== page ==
Michigan State University Edward J. Minskoff Pavilion

East Lansing, Michigan

Project Size:

100,000 square feet

Project Status:

Completed 2019

LEED Status:

Certified LEED New Construction Gold

Services:

Education Design, Interior Design

Associate Architect:

Fishbeck

Selected Awards

2020 Construction Owners Association of America Project Leadership Awards

Silver Award

The Edward J. Minskoff Pavilion at Michigan State University combines modern teaching facilities with contemporary social spaces. The project unifies and transforms the College of Business into a cohesive complex at the forefront of business education. The three-story, 100,000-square-foot structure introduces a socially-active learning environment for undergraduate and graduate students, faculty, corporate partners, and alumni to collaborate and launch the next generation of business leaders. Technology integration, classrooms, and flexible spaces seamlessly integrate to promote both academic and professional excellence, suited to problem solving in today’s global marketplace.

The pavilion creates a new front door for Broad College while animating the life of the larger campus. Located within the heart of the campus and along the Red Cedar River, the massing and geometry of the building are intentionally organized along the flood line and create a new connection to the river walk. A central atrium celebrates a sense of arrival, while the amphitheater stairs continue the momentum down to the river, multi-purpose rooms, and outdoor areas. The atrium provides a new hub for Broad College to host college-wide events, recruitment fairs, informal gatherings, and team collaboration. Wrapping around the pavilion, the landscape integrates natural meadows to manage storm water and reestablish a natural habitat along the Red Cedar River.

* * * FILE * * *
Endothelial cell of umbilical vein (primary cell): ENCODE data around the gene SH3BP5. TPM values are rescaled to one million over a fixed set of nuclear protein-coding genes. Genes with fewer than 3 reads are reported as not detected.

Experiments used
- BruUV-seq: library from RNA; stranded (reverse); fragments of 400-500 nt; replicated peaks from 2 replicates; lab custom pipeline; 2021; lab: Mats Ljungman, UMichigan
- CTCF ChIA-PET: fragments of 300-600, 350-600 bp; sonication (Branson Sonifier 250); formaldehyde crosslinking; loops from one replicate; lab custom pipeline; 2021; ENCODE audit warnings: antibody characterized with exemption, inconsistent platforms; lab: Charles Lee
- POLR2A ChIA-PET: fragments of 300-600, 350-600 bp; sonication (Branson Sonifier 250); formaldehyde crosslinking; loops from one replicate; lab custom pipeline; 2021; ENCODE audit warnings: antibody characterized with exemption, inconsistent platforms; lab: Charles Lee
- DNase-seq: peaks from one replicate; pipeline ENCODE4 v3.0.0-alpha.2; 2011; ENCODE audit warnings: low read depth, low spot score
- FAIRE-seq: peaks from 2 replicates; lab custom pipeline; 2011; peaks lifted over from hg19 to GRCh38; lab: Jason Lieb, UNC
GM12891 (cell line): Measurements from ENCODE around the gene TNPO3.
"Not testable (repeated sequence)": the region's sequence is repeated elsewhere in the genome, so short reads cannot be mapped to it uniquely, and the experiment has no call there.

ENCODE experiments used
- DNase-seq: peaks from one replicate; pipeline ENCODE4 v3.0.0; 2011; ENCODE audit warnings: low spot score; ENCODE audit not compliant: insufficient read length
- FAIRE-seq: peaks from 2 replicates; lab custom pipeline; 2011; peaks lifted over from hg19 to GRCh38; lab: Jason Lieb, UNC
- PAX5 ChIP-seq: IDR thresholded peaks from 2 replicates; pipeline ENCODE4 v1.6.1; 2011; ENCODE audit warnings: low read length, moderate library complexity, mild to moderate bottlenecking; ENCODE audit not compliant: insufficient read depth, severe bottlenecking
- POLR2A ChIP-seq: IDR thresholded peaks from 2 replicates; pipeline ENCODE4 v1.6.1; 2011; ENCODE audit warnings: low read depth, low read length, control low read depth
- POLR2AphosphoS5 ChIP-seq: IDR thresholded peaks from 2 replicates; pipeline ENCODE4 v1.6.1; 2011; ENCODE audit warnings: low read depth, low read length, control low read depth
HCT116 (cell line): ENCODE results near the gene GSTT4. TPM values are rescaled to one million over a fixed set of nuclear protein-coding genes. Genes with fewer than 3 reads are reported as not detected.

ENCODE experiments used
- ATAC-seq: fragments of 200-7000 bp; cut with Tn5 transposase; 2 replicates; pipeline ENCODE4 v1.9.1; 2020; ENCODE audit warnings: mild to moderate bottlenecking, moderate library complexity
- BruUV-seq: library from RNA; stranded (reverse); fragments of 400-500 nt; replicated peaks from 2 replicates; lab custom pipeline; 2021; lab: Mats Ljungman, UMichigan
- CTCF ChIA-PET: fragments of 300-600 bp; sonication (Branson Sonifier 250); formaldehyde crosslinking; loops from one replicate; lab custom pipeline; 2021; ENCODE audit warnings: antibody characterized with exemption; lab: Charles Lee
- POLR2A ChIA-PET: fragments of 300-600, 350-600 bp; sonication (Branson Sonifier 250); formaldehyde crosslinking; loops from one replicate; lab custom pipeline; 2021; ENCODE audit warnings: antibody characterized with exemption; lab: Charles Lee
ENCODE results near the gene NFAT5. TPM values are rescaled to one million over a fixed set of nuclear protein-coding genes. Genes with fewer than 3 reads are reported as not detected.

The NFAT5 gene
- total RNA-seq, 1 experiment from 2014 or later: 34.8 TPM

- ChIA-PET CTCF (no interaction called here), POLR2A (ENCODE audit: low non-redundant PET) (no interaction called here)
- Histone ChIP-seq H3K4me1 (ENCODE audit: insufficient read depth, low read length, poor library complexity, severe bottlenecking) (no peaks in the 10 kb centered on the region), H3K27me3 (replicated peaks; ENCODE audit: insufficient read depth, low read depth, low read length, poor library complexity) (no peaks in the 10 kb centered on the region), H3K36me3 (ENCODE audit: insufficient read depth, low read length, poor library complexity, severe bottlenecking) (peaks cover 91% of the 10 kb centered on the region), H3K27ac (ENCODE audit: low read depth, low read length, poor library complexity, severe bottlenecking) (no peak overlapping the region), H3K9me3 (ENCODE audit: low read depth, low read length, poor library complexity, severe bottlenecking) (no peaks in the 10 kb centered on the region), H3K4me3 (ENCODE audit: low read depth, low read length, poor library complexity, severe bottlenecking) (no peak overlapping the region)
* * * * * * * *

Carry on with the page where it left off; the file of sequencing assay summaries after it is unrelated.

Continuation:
Classrooms and administrative spaces are dispersed through all levels and are arranged around the central social space. Inspired by Broad College’s team-based community culture, the design weaves together classrooms, laboratories, and social spaces at a variation of scales. These program elements permeate all aspects of the academic experience, with an emphasis on collaborative environments supporting the college’s cutting-edge research curriculum. A skylight and clerestory windows run the full length of the building, filling the space with natural light, encouraging continuous student use for independent study, group projects, and informal meetings. Guided by the principle that interaction outside of the classroom are equally important, the building incorporates a variety of informal and social spaces. These spaces are concentrated at ground level along with a cafe, student lounge, team rooms, garden courtyard, and a terrace with seating steps, opening to the river.

The central community space and atrium is framed by two program “bars” that focus views through the building to the river and the landscape beyond. Corridors overlooking the atrium lead to flat/flexible and tiered/case study classrooms for face-to-face discussions, technology-enabled active learning, and networking. The pavilion’s masonry, glass, and metal exterior express the contemporary functionality of its forward-looking programs while complementing the materials and sensibility of the surrounding campus architecture.